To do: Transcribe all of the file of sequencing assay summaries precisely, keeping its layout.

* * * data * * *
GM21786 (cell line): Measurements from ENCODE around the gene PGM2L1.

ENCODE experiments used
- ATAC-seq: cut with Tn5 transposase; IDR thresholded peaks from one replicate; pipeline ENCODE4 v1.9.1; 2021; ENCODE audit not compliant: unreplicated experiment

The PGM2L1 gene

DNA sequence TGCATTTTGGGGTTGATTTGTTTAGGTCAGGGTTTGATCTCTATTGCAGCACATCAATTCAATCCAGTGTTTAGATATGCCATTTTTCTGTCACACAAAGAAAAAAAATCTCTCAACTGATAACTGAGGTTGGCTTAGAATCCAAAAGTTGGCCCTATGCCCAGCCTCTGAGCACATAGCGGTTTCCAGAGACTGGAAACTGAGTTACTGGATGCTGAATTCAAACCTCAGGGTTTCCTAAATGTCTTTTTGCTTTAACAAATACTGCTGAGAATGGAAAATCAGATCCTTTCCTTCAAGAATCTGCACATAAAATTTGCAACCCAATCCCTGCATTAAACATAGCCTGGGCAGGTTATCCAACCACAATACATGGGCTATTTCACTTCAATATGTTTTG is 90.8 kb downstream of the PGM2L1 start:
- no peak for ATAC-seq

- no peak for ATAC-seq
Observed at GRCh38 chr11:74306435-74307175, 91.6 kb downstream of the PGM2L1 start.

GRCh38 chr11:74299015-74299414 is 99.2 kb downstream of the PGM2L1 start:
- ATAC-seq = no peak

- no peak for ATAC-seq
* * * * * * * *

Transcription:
GM21786 (cell line): Measurements from ENCODE around the gene PGM2L1.

ENCODE experiments used
- ATAC-seq: cut with Tn5 transposase; IDR thresholded peaks from one replicate; pipeline ENCODE4 v1.9.1; 2021; ENCODE audit not compliant: unreplicated experiment

The PGM2L1 gene

DNA sequence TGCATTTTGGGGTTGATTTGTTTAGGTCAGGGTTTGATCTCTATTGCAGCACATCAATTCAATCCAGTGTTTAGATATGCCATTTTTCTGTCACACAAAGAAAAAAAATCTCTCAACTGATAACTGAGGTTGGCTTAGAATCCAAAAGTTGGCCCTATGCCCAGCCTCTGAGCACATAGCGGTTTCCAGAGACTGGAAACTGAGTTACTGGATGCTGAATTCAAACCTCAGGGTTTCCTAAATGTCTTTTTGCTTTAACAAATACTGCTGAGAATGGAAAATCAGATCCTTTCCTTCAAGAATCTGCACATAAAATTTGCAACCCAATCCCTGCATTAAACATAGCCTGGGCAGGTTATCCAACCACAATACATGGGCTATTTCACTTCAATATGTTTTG is 90.8 kb downstream of the PGM2L1 start:
- no peak for ATAC-seq

- no peak for ATAC-seq
Observed at GRCh38 chr11:74306435-74307175, 91.6 kb downstream of the PGM2L1 start.

GRCh38 chr11:74299015-74299414 is 99.2 kb downstream of the PGM2L1 start:
- ATAC-seq = no peak

- no peak for ATAC-seq